Arthroscopic Back Surgery
Arthroscopic Back Surgery
Arthroscopic back surgery is so called because it is performed using an arthroscope; a flexible drinking straw-like tool. This type of surgery is offered to treat spinal ailments such as DDD (Degenerative Disk Disease), herniated or bulging disks, pinched nerves, scar tissue formation, spinal and foraminal stenosis, sciatica bone spurs and facet disease.
The procedure is done under local anesthesia where a incision is made to facilitate the insertion of a small tube through which a camera with the laser and other surgical instruments are inserted. The laser removes disc material through vaporization, and thereby easing the pressure on the spine. After arthroscopic back surgery, which takes about 45 minutes, the tube and the incision closed.
Arthroscopic back surgery is much preferred by most patients as it is minimally invasive as compared to traditional open back surgery and recovery time after surgery is much less. This method makes it unnecessary for the surgeon to dissect muscle or remove bone, making the procedure less traumatic for patients suffering from cervical, lumbar and thoracic disorders.
Arthroscopic back surgery is used to treat bulging or herniated discs through the discectomy method which is known to have significantly less surgical complications. With this procedure the surgeon removes the part of the disk that has been compressing the spinal nerves. However, in the case where both bone and disc are compressing the nerves in the spine, then the best procedure is foramenotomy surgery. This method entails removing bone and disc tissue to ease pain and numbness.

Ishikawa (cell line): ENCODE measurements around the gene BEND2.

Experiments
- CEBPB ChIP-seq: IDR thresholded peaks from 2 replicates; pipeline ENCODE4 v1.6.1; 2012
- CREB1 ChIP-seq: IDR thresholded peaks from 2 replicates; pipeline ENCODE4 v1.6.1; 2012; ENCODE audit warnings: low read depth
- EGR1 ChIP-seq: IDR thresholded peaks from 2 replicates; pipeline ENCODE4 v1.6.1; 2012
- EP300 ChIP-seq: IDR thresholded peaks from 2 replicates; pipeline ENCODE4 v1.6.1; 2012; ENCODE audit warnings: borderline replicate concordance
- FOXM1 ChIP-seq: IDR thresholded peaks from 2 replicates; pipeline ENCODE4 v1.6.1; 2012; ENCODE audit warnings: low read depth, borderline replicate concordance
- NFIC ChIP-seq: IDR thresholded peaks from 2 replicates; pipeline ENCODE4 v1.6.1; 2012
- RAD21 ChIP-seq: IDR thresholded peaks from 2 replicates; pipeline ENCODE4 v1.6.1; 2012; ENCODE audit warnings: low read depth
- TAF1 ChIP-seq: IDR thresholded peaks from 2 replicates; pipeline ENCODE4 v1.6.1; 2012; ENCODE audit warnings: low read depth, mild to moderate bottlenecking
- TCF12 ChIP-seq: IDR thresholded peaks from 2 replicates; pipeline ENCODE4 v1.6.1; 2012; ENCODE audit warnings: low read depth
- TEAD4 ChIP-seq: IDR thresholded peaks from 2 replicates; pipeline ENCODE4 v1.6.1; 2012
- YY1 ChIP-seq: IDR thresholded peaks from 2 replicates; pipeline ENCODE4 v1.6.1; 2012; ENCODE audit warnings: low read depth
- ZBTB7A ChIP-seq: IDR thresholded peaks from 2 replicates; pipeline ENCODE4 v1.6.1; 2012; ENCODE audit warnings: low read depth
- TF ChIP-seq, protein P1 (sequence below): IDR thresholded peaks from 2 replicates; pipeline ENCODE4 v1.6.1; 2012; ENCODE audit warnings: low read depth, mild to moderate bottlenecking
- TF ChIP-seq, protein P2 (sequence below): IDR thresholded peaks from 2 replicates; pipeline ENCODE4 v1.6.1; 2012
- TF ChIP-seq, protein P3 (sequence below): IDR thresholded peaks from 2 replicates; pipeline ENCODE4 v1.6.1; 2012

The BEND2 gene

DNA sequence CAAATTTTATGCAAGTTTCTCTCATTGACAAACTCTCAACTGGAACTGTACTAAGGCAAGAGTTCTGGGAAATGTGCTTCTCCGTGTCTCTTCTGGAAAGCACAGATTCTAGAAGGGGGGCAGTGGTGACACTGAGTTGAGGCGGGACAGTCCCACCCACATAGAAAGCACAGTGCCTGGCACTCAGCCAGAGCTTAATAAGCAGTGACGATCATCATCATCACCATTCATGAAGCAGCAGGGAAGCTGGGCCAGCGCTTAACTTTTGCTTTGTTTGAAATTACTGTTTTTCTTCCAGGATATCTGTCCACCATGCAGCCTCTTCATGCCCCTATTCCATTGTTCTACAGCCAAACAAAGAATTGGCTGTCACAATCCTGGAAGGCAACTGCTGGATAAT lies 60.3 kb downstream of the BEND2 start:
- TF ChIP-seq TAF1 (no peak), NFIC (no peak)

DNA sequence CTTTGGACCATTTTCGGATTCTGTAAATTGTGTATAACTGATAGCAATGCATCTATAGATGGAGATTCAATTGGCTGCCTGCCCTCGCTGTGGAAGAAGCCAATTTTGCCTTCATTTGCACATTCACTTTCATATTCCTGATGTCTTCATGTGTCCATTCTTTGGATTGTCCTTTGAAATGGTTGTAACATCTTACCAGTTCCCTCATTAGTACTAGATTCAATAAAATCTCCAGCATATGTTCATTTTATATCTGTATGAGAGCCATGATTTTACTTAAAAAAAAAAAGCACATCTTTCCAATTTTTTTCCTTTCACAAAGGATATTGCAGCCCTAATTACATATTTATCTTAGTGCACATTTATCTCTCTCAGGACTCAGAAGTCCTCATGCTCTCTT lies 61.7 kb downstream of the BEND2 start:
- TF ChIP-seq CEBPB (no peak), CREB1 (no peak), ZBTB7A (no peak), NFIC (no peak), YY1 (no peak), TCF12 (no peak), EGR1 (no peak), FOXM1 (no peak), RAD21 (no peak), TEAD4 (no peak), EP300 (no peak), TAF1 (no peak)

Though it is much preferred, arthroscopic back surgery may not be suitable for all back problems. In conditions like spinal stenosis and spondylolisthesis, a laminectomy is better suited. A laminectomy is similar to a foramenotomy because it involves the removal of bone and disc tissue but is more serious. Arthrocopic techniques are not suited since this kind of procedure will involve the spinal cord. Laminectomy procedures are often combined with spinal fusion.
There is a new type of arthroscopic back surgery that is used to treat Degenerative Disk Disease (DDD) and multiple herniated disk. This surgery allows for the replacement of the whole vertebral disc with an artificial disc.
The type of back surgery the surgeon will recommend depends on several factors including the severity of the condition to be treated, plus the age and health of the patient. However, traditional back surgery methods are recommended for more severe back conditions.
The main benefit of arthroscopic back surgery is that because there is less damage to nerves, muscles, and joints during surgery, the trauma of surgery is significantly less compared to traditional open back surgery. Patients spend far less time in the hospital, and recovery and rehabilitation time is shorter as well. The risk of complications is also reduced because it is performed under local or short general anesthesia. Approximately 90% of arthroscopic back surgery cases are successful with patients reporting pain relief immediately after surgery. However like with any other surgery it is not without its risks.
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